by Gabrielle Jorgensen
Following Secretary of State John Kerry’s hearing on December 9, the Senate Foreign Relations Committee authorized the administration to use military force against the Islamic State. The move comes as a shock to no one and represented a symbolic check on executive war powers before the Republican-dominated legislative session began in January. The bill expired and the 114th Congress must now reconsider the issue.
Congress last passed an Authorization for Use of Military Force following the 9/11 terrorist attacks and military intervention in Afghanistan. The proposed new AUMF for the Islamic State puts a considerable constraint on President Obama’s abilities as Commander-in-Chief. In a stipulation supported primarily by Senator Tim Kaine, D-Va., and his fellow Democrats, as well as the noninterventionist Senator Rand Paul, R-Ky., the new AUMF prohibits the administration from deploying ground troops to combat the Islamic State. Despite President Barack Obama’s repeated assurances that the conflict will not escalate to involve “boots on the ground,” even the historically pacifist State Department expressed reservations about the restriction. The administration is likely to appeal this decision to next session’s Republican Senate, hoping that the new crop of hawkish legislators will understand its need to entertain a wider range of defense options.
The Senate Committee’s proposed AUMF also requires the President to formally report to Congress with updates every 60 days, a reflection of Kaine’s ongoing effort to reform the process of military engagement. Last January, Kaine and Senator John McCain, R-Az., introduced their War Powers Consultation Act of 2014, which imposed stricter congressional consultation requirements on the president and strengthened the much-ignored War Powers Resolution of 1973. The bill remains at odds with most conservative Republicans, who believe that national security falls primarily under the purview of the Commander-in-Chief.
How the legislature and executive should balance war making and national security from a constitutional standpoint is wrapped up in an argument about original intent. Conservative scholars, such as John Yoo, have interpreted the constitution as a manifestation of what John Locke deemed the “federative power.” The executive assumes the role of head-of-state and must be unencumbered in conducting foreign affairs. In a similar vein, Kaine’s legislative opponents have maintained that too many legislative roadblocks could compromise national security. While Congress enjoys a constitutionally enumerated power to declare war, it refers to the type of formal declaration that the U.S. has not issued since 1942, when it officially declared war on Bulgaria, Hungary, and Rumania. As Congress holds the sole authority to fund a military conflict, they argue, it presents an intrinsic check on presidential action without need for excessive formal consultations and authorizations.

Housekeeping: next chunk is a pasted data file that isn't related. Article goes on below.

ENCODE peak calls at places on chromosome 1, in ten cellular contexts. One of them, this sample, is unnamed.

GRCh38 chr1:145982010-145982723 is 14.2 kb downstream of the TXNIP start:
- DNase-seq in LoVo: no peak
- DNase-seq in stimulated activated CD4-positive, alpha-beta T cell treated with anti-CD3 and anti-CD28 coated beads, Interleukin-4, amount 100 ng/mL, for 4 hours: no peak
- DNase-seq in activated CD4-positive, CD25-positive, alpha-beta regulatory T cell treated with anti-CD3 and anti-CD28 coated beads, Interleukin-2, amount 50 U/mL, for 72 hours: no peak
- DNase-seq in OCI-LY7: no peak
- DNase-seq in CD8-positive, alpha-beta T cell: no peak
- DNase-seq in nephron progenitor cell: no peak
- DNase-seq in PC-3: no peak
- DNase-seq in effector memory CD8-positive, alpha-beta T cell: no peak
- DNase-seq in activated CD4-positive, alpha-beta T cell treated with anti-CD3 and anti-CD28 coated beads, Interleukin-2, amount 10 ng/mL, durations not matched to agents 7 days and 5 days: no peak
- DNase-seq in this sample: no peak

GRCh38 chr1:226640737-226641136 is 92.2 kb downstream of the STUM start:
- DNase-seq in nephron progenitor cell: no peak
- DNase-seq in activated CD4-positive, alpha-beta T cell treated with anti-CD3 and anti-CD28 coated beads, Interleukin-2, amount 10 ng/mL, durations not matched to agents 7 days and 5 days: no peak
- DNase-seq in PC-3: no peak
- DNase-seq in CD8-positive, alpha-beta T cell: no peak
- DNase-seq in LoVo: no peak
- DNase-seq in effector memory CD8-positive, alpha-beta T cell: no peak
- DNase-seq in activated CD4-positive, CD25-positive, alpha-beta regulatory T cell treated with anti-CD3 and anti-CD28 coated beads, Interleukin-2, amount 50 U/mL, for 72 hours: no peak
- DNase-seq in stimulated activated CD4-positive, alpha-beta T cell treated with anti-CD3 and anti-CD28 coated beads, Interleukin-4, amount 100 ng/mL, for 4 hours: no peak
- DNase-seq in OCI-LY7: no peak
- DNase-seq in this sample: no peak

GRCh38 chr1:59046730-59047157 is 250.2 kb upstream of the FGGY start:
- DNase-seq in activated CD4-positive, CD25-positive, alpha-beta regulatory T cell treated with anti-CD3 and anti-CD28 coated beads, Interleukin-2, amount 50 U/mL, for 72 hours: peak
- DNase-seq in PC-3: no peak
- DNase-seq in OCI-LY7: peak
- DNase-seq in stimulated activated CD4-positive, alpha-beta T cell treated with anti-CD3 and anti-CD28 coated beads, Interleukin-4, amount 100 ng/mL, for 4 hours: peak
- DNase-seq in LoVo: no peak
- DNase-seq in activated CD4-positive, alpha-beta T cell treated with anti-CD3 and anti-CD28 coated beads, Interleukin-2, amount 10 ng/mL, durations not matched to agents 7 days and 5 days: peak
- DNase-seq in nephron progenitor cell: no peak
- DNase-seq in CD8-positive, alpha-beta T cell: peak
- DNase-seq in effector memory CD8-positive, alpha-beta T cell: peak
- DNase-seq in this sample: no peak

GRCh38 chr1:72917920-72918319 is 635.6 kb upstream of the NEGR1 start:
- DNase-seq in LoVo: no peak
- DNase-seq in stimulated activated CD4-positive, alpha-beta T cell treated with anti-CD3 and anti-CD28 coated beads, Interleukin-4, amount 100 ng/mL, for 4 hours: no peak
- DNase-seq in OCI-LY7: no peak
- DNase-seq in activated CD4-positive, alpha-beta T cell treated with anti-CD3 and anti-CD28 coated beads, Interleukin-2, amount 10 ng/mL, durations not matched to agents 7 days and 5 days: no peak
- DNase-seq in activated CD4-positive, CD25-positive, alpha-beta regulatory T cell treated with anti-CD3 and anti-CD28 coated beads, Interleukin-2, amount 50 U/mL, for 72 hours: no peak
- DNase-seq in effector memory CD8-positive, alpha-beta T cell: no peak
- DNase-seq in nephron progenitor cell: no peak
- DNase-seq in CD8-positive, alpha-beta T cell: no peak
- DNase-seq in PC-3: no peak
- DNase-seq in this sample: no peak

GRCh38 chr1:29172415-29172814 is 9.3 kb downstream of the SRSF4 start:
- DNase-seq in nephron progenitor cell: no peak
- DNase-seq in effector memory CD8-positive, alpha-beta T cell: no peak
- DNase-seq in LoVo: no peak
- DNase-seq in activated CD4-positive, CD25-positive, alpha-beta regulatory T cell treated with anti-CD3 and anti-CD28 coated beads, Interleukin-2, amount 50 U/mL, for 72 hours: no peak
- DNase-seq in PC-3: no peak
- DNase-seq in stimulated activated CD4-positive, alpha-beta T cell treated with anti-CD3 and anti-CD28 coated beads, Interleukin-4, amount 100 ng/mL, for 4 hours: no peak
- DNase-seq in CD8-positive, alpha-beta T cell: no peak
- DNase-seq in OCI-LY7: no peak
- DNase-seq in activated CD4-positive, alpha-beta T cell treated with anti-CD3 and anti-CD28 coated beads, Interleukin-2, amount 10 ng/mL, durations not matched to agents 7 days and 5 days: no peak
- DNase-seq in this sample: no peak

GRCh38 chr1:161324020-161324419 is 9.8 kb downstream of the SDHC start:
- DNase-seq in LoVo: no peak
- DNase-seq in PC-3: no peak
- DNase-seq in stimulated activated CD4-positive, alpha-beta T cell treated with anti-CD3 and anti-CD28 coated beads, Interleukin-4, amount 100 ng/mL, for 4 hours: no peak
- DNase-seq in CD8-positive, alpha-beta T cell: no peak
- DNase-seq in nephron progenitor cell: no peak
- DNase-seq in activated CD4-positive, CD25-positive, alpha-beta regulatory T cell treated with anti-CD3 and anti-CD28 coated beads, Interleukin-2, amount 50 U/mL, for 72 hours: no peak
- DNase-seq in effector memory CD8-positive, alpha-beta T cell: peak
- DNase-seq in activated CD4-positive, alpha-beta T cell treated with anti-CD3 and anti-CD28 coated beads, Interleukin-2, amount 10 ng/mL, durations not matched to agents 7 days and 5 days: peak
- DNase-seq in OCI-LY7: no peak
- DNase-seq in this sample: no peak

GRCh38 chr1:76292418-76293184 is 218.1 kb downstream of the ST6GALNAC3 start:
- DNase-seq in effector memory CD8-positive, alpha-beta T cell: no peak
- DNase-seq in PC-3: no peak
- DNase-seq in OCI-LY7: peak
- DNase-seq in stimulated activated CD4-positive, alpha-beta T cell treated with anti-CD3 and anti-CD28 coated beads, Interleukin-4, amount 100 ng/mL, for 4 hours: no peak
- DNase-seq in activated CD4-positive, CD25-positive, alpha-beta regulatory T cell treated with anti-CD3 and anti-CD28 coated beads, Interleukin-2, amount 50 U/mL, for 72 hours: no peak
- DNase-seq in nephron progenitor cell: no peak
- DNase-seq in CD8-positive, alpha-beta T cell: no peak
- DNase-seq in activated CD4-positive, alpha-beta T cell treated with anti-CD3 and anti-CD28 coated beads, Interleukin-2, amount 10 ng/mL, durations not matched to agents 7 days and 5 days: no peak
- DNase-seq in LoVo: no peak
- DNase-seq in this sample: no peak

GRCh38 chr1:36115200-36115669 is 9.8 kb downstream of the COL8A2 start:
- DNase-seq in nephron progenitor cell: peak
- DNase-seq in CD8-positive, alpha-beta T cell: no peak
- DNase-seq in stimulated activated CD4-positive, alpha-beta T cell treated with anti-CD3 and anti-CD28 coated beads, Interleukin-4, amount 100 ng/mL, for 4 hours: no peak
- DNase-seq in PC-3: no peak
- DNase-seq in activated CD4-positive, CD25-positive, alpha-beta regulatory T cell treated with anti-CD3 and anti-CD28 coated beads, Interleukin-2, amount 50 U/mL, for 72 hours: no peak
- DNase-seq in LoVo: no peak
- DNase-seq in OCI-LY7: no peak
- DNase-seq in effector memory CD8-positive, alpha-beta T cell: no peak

In the dangerous landscape of the post-Cold War era, this logic falls short. The U.S. has entered the age of military action without boots on the ground, and formal war declarations have become increasingly difficult, since our adversaries are no longer state actors. The tension between the power of Congressional war declaration and the president’s Commander-in-Chief status is an illusion. The bureaucracy controls almost all intelligence-gathering via the CIA; engages in strategic and often secret diplomacy; and conducts covert air and ground operations, such as its drone program.
As military engagement shifts further away from traditional use of the armed forces, congressional authorization becomes less relevant to the administration. In the past 60 years, congressional authorization has influenced presidential foreign policy action less and less. While President Franklin Roosevelt and his predecessors obtained formal war declarations from Congress, the postwar world gave rise to bolder, more unilateral actions in the name of national security, from Truman’s nationalization of steel to Nixon’s secret bombing of Cambodia. Despite the reactionary War Powers Resolution, the presidency has become increasingly imperial with respect to foreign affairs.
In an area that generally falls outside the Supreme Court’s jurisdiction – with some notable exceptions – Senator Kaine is right to be concerned about the weakness of the existing legislation. The proposed stipulations in his War Powers Consultation Act would address some of the existing War Powers Resolution’s inadequacies without coming down hard on either side of the constitutional debate. For example, the act requires a consultation period and a congressional vote after 30 days of conflict, which shows little difference on paper from the original resolution.
More importantly, it presents an updated definition of “significant armed conflict,” which has blurred since the enactment of the post-9/11 AUMF. Kaine’s proposal also addresses the executive’s intelligence monopoly, a contributor to disproportionate presidential war powers. The bill would create a permanent, bipartisan legislative staff that would be granted access to relevant CIA data. Together with its establishment of a joint consultation committee, the inclusion of permanent staff would also allow the balance of war powers to be a continuous focal point rather than a periodic debate.
The 114th Congress is unlikely to support either the War Powers Consultation Act or the new AUMF’s prohibition of ground combat, but both propositions should serve as reminders that an age of terrorism does not necessitate unchecked presidential action overseas.